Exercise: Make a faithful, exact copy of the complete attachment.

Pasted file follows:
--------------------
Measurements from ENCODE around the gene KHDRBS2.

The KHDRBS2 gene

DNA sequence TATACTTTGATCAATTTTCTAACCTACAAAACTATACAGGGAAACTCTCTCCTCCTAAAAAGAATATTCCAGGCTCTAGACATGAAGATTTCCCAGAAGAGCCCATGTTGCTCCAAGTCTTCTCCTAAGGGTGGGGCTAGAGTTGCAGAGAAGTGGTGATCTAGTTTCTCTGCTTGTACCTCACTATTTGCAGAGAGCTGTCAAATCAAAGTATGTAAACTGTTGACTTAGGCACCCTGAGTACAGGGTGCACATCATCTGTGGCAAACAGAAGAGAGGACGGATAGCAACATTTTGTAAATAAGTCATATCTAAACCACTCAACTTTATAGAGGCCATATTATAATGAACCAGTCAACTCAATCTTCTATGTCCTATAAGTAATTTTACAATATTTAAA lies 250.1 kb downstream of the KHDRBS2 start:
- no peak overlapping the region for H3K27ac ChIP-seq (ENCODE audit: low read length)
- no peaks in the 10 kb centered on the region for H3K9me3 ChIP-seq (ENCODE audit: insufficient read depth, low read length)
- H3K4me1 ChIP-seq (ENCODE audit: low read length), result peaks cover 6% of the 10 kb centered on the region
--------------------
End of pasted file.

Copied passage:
Measurements from ENCODE around the gene KHDRBS2.

The KHDRBS2 gene

DNA sequence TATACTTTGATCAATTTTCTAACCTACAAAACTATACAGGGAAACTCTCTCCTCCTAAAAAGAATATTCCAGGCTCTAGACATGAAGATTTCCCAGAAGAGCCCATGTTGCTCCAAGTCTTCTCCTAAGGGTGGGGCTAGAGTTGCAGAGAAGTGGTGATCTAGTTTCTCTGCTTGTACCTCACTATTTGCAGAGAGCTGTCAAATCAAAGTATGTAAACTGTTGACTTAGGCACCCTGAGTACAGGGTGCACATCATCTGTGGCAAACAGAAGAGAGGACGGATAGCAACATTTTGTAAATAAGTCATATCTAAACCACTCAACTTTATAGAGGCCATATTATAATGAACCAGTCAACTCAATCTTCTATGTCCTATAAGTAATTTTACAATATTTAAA lies 250.1 kb downstream of the KHDRBS2 start:
- no peak overlapping the region for H3K27ac ChIP-seq (ENCODE audit: low read length)
- no peaks in the 10 kb centered on the region for H3K9me3 ChIP-seq (ENCODE audit: insufficient read depth, low read length)
- H3K4me1 ChIP-seq (ENCODE audit: low read length), result peaks cover 6% of the 10 kb centered on the region